No Simple Linear Pathways in Biology
Why have the mathematical techniques used in finance suddenly become so important in medicine? According to Dr. Schadt, for most of mankind’s history, we’ve tried to explain the complex and the incomprehensible by telling ourselves fairly straight-forward linear stories, the kind that don’t require a lot of math. We explained lightning as Zeus hurling light bolts from the sky, or more recently, we explained type 2 diabetes as a linearly ordered pathway, starting with a defective gene and ending with the disease.
However, people with the same defective gene, whether it’s a gene for type 2 diabetes or virtually any other disease, often have remarkably different outcomes. With many single-gene disorders, there is a spectrum of phenotypic expressions, with some individuals barely touched by the disease while others experience the most extreme and horrific versions of it.
The linear explanation doesn’t account for this variety of outcomes, and it can’t because it doesn’t take into account the full, nonlinear complexity of diseases.
“DNA variation,” notes Dr. Schadt, “is just one dimension among many that define living systems. DNA doesn’t directly cause disease, but instead it has effects at the molecular level. It changes transcription. It changes proteins and it changes metabolite levels.
“Those different variables aren’t acting in isolation. They’re acting in a network, and it’s this network that senses the genetic and environmental perturbations that cause shifts in the system that lead to disease.”
He goes on to say that it requires the tools of advanced mathematics and unprecedented computing power to take the deeper snapshots of biological processes needed for constructing and generating models that will predict states of the system.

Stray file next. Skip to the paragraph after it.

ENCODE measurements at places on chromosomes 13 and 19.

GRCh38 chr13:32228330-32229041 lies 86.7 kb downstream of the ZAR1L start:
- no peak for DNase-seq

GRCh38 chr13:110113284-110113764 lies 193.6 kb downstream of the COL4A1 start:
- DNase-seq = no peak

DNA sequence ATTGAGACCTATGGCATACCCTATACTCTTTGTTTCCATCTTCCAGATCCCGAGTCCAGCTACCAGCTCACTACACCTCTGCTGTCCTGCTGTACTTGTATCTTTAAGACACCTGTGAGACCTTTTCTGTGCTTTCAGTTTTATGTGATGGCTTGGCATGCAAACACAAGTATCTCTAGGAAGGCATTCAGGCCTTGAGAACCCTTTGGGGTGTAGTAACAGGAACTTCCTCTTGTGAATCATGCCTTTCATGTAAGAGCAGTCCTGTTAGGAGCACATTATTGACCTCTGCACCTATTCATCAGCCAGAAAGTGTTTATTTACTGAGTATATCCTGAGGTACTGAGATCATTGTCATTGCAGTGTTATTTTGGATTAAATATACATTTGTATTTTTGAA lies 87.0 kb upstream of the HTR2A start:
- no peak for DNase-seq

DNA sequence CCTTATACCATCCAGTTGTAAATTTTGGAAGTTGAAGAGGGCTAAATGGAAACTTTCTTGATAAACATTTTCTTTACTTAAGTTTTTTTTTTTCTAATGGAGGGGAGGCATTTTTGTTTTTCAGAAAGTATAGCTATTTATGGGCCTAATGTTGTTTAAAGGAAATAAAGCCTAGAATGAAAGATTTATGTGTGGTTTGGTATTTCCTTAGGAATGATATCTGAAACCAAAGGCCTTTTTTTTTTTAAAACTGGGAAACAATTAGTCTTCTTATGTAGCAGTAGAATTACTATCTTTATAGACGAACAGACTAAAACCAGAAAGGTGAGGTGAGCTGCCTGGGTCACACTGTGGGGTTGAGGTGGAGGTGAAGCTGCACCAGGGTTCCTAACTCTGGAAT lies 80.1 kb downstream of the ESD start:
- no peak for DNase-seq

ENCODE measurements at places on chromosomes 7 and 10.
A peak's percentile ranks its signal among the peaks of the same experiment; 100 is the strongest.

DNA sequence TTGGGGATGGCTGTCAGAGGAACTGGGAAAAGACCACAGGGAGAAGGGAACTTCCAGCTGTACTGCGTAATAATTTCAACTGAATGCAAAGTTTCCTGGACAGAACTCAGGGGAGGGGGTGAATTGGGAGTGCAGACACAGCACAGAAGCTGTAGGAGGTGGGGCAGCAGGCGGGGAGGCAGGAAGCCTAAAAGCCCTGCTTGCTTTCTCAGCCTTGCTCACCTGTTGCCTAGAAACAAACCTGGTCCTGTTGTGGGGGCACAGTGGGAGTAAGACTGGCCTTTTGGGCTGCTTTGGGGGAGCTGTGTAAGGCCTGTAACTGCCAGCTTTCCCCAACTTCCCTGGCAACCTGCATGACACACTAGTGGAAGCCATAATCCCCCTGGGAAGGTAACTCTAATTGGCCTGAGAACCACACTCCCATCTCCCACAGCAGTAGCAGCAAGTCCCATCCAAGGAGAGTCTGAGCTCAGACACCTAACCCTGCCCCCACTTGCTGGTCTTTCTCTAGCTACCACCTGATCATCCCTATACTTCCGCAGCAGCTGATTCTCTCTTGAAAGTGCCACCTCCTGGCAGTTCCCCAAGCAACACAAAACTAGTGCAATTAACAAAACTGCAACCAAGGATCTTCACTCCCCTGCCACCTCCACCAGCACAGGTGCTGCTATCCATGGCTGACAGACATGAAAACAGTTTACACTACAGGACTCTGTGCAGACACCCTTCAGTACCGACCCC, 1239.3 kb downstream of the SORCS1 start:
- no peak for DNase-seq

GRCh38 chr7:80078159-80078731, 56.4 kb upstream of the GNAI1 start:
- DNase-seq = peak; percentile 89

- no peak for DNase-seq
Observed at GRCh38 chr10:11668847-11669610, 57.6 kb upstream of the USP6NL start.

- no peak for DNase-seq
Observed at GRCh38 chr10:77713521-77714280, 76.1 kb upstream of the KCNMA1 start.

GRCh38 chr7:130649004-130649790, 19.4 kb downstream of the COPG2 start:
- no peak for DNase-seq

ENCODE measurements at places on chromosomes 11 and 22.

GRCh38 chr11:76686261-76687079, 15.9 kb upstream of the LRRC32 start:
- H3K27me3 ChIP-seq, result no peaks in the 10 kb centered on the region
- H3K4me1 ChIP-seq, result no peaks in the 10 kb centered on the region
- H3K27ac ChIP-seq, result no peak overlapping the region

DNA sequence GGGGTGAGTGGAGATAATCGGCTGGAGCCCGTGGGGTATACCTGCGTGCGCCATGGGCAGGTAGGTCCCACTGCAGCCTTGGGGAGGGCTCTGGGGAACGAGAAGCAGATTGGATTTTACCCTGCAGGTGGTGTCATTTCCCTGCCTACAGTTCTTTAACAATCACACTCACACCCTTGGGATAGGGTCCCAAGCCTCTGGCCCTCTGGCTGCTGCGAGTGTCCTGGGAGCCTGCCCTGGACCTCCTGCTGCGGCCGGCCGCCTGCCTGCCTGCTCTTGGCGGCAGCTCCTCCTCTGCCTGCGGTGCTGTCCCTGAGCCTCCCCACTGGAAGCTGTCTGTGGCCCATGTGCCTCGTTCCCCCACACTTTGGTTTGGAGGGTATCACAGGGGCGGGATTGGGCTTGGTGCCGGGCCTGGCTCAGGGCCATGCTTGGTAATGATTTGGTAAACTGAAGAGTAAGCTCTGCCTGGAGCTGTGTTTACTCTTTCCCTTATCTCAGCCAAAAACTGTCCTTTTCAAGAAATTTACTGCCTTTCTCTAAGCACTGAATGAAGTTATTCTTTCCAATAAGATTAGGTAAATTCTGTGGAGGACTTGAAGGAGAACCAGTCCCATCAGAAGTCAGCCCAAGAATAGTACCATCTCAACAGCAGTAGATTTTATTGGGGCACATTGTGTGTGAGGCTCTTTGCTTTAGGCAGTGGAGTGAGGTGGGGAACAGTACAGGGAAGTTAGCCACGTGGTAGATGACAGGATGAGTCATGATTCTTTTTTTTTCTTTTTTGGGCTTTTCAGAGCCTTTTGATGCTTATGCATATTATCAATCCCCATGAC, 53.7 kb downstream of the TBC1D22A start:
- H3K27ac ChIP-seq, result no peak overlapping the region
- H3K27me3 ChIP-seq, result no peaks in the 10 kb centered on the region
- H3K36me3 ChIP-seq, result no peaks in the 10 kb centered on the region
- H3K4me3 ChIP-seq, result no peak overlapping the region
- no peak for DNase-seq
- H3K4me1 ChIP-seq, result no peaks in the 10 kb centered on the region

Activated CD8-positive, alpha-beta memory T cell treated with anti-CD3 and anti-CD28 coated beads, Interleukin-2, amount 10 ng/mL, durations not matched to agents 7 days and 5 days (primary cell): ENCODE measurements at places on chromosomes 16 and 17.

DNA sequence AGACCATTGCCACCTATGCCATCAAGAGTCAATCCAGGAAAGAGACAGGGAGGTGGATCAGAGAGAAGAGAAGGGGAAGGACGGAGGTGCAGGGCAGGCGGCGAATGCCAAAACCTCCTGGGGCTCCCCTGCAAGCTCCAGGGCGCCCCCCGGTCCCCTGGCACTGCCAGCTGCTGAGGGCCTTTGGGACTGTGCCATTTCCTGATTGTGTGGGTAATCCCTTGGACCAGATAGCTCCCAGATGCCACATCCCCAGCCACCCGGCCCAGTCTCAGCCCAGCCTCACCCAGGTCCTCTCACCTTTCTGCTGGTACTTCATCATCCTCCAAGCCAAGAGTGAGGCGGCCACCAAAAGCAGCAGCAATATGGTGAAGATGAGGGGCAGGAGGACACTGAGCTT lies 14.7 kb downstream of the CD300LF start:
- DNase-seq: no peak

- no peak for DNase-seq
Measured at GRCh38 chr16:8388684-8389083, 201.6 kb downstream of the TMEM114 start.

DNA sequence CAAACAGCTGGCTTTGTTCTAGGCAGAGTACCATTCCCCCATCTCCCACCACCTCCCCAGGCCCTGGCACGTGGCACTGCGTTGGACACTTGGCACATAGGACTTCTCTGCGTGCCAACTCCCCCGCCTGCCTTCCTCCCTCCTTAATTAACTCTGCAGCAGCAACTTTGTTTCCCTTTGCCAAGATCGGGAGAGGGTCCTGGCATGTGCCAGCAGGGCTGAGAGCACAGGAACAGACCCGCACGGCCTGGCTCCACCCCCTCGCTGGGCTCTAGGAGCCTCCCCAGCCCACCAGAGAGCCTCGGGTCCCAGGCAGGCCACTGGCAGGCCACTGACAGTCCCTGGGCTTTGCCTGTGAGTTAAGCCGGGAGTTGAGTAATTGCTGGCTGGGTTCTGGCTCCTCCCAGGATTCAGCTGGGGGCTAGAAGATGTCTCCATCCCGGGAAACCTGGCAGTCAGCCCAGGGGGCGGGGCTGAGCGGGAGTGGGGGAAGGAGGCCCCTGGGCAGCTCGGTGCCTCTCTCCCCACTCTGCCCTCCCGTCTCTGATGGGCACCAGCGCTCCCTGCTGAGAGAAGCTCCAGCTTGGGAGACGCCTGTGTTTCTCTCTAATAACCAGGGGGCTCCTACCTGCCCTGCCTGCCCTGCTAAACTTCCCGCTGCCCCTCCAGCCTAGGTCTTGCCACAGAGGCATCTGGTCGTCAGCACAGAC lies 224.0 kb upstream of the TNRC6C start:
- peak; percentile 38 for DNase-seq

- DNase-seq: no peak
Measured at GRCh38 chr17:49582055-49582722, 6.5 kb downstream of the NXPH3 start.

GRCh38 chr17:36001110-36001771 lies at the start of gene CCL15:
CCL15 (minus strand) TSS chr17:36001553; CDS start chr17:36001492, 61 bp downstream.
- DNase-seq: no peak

The phrase “multiscale biology” in the institute’s name comes from its goal of modeling the complexity of living systems, understanding not only all of the processes taking place at the molecular, cellular, tissue, organ, organismal, and community levels, but also how information flows between these levels.
“We generate big data (DNA sequencing, RNA sequencing, and so on), but then we also pull in lots of big data generated by others,” says Dr. Schadt. “We then have access to all of the clinical data from electronic medical records, and then we integrate the data to build complex network models that can tell us how best to diagnose and treat disease.”
Dr. Schadt points out that, for example, in the case of an individual with liver cancer, “The information on the liver tumor for just this one individual can lead to a terabyte or more of raw data. However, if we’re trying to find out where a given individual’s sequence is abnormal, we may want to compare it to similar information from 1,000 other people. Now you have a petabyte of information—that is one followed by 15 zeroes—that has to be analyzed for just one type of cancer.”
And for a still deeper understanding, researchers need to look at a hierarchy of levels, at multiple scales, from the small molecular level to the cellular to the tissue to the organism and then up to the large community level.
“As we move away from single genes and into networks, the complexity increases exponentially, and the scales of data we generate will exceed everything that is in the digital universe today,” continues Dr. Schadt. “We used to think a terabyte was a big number, and now we have petabytes and even exabytes of data.”